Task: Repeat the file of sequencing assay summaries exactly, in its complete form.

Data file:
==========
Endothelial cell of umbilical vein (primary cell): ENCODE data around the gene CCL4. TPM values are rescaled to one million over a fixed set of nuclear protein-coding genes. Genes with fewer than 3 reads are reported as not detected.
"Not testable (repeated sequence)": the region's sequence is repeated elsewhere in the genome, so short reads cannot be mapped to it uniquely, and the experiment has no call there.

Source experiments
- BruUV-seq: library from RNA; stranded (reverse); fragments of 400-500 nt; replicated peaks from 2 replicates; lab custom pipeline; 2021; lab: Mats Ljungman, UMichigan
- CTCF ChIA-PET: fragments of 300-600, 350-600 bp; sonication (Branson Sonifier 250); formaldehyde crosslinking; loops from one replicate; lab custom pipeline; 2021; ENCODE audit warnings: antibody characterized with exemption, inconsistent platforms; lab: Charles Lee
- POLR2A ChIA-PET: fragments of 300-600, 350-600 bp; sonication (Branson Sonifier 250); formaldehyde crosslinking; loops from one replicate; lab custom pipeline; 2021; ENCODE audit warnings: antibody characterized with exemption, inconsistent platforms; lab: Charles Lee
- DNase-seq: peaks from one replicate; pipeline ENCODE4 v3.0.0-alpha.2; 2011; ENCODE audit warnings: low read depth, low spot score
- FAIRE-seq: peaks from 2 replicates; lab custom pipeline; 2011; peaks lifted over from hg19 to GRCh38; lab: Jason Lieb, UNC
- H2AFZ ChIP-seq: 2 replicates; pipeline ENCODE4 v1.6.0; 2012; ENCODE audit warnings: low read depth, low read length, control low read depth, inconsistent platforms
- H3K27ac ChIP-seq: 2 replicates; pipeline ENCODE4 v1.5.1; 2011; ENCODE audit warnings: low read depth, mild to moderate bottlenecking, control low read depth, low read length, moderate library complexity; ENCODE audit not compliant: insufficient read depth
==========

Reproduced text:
Endothelial cell of umbilical vein (primary cell): ENCODE data around the gene CCL4. TPM values are rescaled to one million over a fixed set of nuclear protein-coding genes. Genes with fewer than 3 reads are reported as not detected.
"Not testable (repeated sequence)": the region's sequence is repeated elsewhere in the genome, so short reads cannot be mapped to it uniquely, and the experiment has no call there.

Source experiments
- BruUV-seq: library from RNA; stranded (reverse); fragments of 400-500 nt; replicated peaks from 2 replicates; lab custom pipeline; 2021; lab: Mats Ljungman, UMichigan
- CTCF ChIA-PET: fragments of 300-600, 350-600 bp; sonication (Branson Sonifier 250); formaldehyde crosslinking; loops from one replicate; lab custom pipeline; 2021; ENCODE audit warnings: antibody characterized with exemption, inconsistent platforms; lab: Charles Lee
- POLR2A ChIA-PET: fragments of 300-600, 350-600 bp; sonication (Branson Sonifier 250); formaldehyde crosslinking; loops from one replicate; lab custom pipeline; 2021; ENCODE audit warnings: antibody characterized with exemption, inconsistent platforms; lab: Charles Lee
- DNase-seq: peaks from one replicate; pipeline ENCODE4 v3.0.0-alpha.2; 2011; ENCODE audit warnings: low read depth, low spot score
- FAIRE-seq: peaks from 2 replicates; lab custom pipeline; 2011; peaks lifted over from hg19 to GRCh38; lab: Jason Lieb, UNC
- H2AFZ ChIP-seq: 2 replicates; pipeline ENCODE4 v1.6.0; 2012; ENCODE audit warnings: low read depth, low read length, control low read depth, inconsistent platforms
- H3K27ac ChIP-seq: 2 replicates; pipeline ENCODE4 v1.5.1; 2011; ENCODE audit warnings: low read depth, mild to moderate bottlenecking, control low read depth, low read length, moderate library complexity; ENCODE audit not compliant: insufficient read depth